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03 EX mine since new 96000 miles Dec 30 2022
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Hello All , I have searched this forum and the net with Google for a "How To" on changing the Brake Fluid ..Has anyone done this themselves ??? I was an auto mechanic a LONG time ago and it would have been easy then .. But there were no ABS or other fancy things to deal with ... don't get me wrong I"m glad the E has the good brakes they do but am not so sure how to .. Do it myself .. This time ..

A couple of ideas come to mind .. Use the old gravity method open the furthest bleeder screw first ... (after putting new fluid in the master cyl) and let it bleed out witn gravity .. Keeping the master cyl topped off ... then there's the different brake bleeding tequniques .. The old "pump her up" or the ?vac bleeder that goes on the bleeder screw of the caliper?? I have never used one of these .. Then there's the hose on the caaliper bleed screw into a container of fluid bleed system .. I never liked this one .. The best I think is the "Gravity" system although I am not sure it will work on these new brake systems ..

Soooo... Please .... Any Help ??? I am REALLY open to suggestions ... anything except .. "Take it in" to the shop .. I'm pretty poor .. Work in retail now if tht helps explain ... Thanks in advance for any help I can get on this one ... Don
 

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The old fashioned "Push and release" way works fine.
I tried to gravity bleed mine and it dribbled a bit but then stopped.


A refresher...

Suck the old fluidout of the master cylinder and replace w/ fresh.

Start bleeding at the caliper furthest from the master (Right Rear).

Open bleed screw and have someone gently depress pedal. Don't let the pedal completely bottom out if possibe.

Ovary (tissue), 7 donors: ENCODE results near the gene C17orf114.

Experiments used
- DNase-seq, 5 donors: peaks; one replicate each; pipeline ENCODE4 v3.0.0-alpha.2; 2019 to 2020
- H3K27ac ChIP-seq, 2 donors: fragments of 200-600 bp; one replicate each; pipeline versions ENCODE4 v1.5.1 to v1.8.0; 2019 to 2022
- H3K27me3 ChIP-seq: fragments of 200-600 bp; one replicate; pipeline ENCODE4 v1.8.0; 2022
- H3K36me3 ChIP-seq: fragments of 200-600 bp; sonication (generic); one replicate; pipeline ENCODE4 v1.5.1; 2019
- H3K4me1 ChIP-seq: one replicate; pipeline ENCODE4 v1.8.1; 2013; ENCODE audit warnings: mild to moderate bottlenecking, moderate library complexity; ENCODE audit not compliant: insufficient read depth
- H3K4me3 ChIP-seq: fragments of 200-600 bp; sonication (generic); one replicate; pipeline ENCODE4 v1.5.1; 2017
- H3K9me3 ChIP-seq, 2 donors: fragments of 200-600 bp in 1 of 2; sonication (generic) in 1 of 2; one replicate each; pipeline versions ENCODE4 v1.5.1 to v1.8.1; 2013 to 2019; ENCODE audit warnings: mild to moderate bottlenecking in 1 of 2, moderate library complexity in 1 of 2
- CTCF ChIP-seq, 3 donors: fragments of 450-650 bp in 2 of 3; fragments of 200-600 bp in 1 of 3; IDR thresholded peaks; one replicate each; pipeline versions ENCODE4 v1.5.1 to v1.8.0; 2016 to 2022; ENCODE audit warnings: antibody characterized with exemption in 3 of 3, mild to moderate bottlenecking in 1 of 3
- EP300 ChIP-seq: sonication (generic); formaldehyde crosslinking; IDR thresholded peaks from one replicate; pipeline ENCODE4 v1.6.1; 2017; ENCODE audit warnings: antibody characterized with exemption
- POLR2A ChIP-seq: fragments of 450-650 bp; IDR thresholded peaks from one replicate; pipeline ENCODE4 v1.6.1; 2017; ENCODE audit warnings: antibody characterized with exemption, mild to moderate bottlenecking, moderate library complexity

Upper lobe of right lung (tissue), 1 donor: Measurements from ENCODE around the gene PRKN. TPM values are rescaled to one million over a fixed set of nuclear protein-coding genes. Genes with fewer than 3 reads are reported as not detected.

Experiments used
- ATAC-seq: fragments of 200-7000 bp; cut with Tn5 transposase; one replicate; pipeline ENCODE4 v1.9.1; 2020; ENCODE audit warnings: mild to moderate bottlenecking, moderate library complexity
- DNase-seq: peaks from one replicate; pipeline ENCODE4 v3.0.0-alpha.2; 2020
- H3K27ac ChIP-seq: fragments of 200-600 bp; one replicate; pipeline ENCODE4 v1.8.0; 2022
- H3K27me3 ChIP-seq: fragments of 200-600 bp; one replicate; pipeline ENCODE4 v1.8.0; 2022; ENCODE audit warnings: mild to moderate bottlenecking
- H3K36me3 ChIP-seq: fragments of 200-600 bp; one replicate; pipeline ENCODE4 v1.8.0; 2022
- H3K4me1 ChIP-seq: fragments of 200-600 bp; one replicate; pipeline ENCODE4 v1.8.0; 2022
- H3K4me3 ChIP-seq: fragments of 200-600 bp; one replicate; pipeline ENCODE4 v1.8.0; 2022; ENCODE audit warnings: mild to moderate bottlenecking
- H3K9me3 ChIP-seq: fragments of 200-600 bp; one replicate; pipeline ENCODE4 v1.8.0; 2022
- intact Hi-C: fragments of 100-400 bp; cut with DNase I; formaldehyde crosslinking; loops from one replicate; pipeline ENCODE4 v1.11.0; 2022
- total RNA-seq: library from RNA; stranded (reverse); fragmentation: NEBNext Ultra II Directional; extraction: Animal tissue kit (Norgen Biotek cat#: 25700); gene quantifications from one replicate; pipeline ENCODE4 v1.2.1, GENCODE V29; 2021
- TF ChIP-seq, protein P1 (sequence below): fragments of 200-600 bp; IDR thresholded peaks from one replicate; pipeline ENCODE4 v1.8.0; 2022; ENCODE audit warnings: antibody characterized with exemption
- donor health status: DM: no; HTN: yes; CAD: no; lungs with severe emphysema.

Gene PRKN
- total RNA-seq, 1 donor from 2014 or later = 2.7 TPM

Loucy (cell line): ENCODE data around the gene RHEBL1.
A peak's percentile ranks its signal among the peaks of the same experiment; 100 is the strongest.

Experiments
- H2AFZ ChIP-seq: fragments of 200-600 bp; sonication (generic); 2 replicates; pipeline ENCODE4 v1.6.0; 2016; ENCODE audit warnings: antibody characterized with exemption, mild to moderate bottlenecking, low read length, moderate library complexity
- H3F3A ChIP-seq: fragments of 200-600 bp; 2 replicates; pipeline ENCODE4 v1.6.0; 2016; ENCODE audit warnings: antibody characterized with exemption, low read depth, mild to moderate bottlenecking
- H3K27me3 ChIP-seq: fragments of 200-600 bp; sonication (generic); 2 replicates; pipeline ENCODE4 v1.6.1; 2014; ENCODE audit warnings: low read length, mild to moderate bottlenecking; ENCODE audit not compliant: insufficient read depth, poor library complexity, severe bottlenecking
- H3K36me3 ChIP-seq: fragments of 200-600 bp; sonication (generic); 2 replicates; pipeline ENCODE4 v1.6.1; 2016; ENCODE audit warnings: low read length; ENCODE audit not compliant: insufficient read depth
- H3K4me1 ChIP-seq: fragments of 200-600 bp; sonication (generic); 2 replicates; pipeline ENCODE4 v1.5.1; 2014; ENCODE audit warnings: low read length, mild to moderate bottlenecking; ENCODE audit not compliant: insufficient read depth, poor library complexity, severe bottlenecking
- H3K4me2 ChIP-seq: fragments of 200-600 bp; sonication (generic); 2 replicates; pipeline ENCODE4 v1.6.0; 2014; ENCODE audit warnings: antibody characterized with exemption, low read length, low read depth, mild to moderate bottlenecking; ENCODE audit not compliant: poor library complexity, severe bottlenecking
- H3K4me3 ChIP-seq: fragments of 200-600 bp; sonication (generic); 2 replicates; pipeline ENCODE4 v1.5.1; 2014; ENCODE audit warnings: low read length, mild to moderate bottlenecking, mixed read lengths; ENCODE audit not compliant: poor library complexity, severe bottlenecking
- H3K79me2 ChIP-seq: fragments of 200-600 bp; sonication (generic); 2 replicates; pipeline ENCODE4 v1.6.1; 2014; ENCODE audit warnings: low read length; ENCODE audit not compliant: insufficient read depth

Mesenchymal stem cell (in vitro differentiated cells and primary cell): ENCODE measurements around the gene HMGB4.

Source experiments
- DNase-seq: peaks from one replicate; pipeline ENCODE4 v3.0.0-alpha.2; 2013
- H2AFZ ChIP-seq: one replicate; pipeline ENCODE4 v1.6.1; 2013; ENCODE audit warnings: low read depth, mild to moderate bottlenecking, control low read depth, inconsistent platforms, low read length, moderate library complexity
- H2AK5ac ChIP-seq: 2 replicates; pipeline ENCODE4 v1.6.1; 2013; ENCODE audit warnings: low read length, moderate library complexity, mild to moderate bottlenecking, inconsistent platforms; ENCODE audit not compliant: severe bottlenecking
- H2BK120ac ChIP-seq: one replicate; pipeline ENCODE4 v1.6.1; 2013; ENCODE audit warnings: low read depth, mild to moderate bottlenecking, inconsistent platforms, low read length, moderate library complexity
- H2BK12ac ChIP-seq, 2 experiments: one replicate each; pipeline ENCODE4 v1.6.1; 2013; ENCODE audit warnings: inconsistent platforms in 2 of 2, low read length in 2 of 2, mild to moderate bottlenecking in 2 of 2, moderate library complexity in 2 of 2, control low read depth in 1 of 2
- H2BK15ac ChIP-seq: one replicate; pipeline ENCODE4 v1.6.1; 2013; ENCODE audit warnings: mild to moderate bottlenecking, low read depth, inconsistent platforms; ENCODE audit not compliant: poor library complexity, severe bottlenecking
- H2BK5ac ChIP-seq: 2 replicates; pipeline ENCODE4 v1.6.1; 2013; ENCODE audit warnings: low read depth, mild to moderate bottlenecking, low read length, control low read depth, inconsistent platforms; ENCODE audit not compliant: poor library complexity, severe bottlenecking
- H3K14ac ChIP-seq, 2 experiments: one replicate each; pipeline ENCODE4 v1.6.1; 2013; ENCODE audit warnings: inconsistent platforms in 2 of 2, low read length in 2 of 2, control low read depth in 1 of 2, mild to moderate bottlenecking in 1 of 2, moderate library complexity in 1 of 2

Tighen screw, release pedal.

Repeat 'till you have nice clean clear fluid come out.

Keep an eye on the master so the fluid doesn't get too low and suck air in.

Repeat on other calipers, eventually ending up at the LF.

Note: some people prefer to "pump" the brakes repeatedly between loosening/tightening the bleeder screws, but may just cause some unnecessary "airation." I use the pump method wheen it seems like there is air trapped somewher in the system, but not for normal "replacement" bleeding.

Good luck.

Will
 

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Here is how I do it

Suck off the dirty fluid in the master cylinder.......cycle the pedal a coupla times and repeat this a few more times, the object being to get clean fluid in the mc and the first bit of the lines.......Then make sure the MC is full and the cap is off. Starting at the right rear open the bleeder and wait for the flow/drip to happen. Once you get clean fluid move on to the left rear and repeat this procedure, then on to front with the last being the left front. If you get no drip action have a helper depress the pedal ever so slightly and hold. Do not release the pedal until the bleeders are closed. DO NOT LET THE MC GO EMPTY AND DO NOT GET BRAKE FLUID ON THE PAINT. The ole pump and hold will sometimes harm the orings and seals (dirt and over extention).
 

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Do Not bottom the pedal!

If you have an inexperienced helper it pays to put a block of wood or other firm object under the brake pedal to limit its travel. I've had a couple of helpers who ignored my "just press the pedal until it moves an inch or two" and floored the brake with a bleeder open. In both instances (GM cars) I ended up with a failed master cylinder within 2,000 miles.
 

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I tell the helper to use his extra "foots" underneath the pedal. Saves time lookin' in the wood pile for just the right stick.
I usually have my wife use her foot like you said, but se doesn't always keep it in the right spot if the fluid flush takes a while. My boy is 2 now, so he'll be doing her job next spring I think. :D